The cooler temperatures have triggered many snake sightings in the Carson City area. Almost everyday for the last couple weeks, I’ve heard mountain bikers mention seeing them while out riding. The snakes have been out basking in the sun, often in the warm dirt of the roads and trails. Here are a few pictures of the snakes you’re likely to encounter when out on the trails.
The Gopher Snake, or Bull Snake as it is also called, is very common in the area. You’re almost certain to see one of these snakes when out in the backcountry. Among the largest US snakes, bull snakes often exceed 6 feet (1.8 m) in length, and specimens of up to 100 inches (8 ft!) have been recorded, says Wikipedia. They are non poisonous, but I’ve seen some of the larger specimens hiss and strike if provoked. Not only does the bull snake mimic the rattlesnake with its markings, it rattles its tail against objects to sound more menacing. The snake in the picture above was rattling its tail against a dead leaf. It wasn’t enough to sound like a true rattlesnake, but it made me look just to be sure!
If you’re real lucky, like Lester FitzHenry was on the Ash Canyon Creek Trail, you may get to see a Rubber Boa. According to Wikipedia, Rubber Boas are one of the smaller boa species, and the adults can be anywhere from 15 to 33 inches long. Rubber boas are fairly docile, so don’t be afraid to inspect them closer if you see one. Another interesting fact about rubber boas from Wikipedia: Rubber Boas are viviparous (give birth to live young) and can have up to 9 young per year, but many females will only reproduce every four years.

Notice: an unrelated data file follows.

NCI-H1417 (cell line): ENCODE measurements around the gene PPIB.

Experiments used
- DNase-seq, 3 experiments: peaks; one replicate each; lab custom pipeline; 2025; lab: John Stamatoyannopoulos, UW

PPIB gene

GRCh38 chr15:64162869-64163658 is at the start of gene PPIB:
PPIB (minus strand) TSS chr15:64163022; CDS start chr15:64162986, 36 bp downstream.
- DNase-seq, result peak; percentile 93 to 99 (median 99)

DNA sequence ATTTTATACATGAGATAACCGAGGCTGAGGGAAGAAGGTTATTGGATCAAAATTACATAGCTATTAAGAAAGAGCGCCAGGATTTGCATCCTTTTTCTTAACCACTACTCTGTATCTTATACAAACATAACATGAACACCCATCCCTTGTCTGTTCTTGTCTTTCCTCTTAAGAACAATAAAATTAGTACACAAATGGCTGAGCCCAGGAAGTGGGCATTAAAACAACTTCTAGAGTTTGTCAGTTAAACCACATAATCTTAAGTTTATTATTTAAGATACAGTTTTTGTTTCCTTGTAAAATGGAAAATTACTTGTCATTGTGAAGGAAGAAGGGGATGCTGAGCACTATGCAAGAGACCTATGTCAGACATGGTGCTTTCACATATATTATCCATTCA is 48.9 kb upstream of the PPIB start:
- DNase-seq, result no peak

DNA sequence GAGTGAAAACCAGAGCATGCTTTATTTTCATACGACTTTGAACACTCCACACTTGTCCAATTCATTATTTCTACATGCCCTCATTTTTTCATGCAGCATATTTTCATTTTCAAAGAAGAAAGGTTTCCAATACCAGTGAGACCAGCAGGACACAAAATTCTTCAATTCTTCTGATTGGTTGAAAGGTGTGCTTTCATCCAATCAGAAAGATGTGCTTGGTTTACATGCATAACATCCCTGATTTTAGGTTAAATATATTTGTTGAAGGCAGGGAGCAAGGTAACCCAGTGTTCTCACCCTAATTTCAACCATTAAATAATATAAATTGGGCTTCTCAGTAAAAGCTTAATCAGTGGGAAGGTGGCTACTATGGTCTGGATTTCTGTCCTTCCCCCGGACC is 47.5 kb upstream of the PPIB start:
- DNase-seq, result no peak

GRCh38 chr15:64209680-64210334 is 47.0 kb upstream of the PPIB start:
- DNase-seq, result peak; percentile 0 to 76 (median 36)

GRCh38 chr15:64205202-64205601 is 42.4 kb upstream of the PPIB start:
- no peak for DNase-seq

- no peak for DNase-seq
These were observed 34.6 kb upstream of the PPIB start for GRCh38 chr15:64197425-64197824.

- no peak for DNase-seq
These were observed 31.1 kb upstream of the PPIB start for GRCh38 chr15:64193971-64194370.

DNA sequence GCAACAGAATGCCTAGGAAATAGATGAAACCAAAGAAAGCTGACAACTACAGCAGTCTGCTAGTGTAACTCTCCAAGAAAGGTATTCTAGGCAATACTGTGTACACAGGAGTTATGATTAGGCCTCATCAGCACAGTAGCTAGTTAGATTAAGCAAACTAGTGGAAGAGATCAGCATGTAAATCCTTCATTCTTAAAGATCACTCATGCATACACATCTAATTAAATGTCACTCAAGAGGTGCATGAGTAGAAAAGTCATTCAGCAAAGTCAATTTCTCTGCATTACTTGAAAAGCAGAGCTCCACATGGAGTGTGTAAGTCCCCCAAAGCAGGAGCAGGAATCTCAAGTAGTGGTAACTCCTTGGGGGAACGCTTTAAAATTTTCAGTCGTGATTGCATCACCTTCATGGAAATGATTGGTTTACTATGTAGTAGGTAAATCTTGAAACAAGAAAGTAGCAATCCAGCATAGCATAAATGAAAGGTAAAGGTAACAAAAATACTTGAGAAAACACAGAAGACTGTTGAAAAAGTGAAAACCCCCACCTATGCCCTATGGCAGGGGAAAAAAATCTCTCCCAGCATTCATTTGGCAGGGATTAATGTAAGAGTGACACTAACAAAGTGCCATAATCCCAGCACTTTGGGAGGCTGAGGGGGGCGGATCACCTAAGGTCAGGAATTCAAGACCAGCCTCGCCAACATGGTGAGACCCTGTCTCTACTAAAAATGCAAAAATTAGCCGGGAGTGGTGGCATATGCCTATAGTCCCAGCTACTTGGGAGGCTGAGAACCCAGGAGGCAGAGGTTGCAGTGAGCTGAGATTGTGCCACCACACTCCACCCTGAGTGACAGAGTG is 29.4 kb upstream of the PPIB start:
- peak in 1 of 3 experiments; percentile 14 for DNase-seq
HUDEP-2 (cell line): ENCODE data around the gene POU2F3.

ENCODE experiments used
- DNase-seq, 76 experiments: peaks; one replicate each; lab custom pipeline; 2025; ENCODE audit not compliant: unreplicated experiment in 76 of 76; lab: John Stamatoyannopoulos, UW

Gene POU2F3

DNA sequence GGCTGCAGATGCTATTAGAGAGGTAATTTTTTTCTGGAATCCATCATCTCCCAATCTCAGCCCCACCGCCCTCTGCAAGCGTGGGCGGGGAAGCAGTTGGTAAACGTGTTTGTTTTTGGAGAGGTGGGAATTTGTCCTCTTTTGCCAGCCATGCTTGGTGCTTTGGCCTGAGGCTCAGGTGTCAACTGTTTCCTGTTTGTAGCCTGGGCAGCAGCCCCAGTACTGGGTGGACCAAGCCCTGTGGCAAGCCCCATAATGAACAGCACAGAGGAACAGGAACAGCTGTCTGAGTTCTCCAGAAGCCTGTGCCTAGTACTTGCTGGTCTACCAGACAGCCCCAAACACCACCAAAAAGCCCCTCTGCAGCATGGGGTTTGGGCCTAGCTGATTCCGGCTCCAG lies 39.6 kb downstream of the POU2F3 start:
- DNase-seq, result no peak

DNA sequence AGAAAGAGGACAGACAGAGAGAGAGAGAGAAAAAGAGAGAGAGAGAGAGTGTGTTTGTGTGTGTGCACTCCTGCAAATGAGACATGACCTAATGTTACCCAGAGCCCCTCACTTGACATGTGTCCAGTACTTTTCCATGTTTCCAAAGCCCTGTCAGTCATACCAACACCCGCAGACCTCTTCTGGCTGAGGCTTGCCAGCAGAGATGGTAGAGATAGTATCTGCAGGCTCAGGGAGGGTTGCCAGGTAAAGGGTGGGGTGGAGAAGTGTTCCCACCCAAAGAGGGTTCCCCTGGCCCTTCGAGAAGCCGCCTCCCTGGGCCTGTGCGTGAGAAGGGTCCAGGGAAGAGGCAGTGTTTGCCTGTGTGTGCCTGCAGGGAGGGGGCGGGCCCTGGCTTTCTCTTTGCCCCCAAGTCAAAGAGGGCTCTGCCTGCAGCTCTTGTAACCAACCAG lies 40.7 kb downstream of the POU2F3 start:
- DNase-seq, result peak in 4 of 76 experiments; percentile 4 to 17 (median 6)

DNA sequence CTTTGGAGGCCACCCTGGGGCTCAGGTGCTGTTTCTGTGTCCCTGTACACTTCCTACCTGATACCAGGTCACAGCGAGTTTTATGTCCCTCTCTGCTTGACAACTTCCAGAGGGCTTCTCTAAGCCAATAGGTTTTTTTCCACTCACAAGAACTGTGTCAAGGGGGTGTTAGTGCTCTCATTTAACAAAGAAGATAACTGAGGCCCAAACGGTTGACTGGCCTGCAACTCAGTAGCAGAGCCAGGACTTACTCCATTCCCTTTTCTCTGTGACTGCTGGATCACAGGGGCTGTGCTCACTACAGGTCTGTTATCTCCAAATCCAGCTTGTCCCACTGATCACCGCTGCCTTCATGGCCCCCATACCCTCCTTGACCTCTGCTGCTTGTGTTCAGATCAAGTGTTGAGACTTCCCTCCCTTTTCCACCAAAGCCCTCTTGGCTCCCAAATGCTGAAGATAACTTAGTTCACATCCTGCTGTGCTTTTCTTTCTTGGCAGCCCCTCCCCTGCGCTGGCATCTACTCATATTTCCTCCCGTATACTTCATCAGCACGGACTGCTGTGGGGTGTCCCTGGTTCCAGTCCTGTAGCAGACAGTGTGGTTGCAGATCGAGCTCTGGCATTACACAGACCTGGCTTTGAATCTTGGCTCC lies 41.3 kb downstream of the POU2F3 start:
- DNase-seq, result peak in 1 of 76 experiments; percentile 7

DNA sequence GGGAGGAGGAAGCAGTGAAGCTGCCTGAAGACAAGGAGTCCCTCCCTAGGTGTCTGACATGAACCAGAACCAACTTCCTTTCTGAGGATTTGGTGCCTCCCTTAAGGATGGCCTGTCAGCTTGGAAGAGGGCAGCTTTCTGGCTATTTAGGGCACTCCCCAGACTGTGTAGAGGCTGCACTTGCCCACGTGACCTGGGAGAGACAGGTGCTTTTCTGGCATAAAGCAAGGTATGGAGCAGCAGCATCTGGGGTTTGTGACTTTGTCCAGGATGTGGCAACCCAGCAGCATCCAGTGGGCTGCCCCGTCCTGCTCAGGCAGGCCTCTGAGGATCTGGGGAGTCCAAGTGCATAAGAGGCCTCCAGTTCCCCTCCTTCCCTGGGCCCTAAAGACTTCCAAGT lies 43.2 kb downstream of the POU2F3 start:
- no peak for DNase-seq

Probably the most feared snake in the region is the rattlesnake. Although rattlesnakes have a poisonous bite, they are mostly harmless to humans unless cornered or stepped on. They may be more of a threat to your trail dog than you. Bob Moore recently got the following picture of what is most likely a Great Basin Rattlesnake up on the V&T trail. The Great Basin Rattler can grow 2 to 4 feet in length. Admire these snakes from a safe distance, but please don’t kill them. They help provide a natural balance to the ecosystem.
Rattlesnake – Photo by Bob Moore
Another snake you’re likely to encounter, but not pictured here, is the Garter Snake. Look for these snakes near the creeks. They are typically black with greenish/yellow stripes going down their backs. Most garter snakes are fairly small, but I’ve seen the biggest garter snake of my life up on the Creek Trail.
Enjoy your snake spotting! If you get any good pictures, send them to me and I’ll post them.
Update: Check out Fieldherper.com for some extraordinary pictures and information on snakes and other reptiles by Bryan D. Hughes!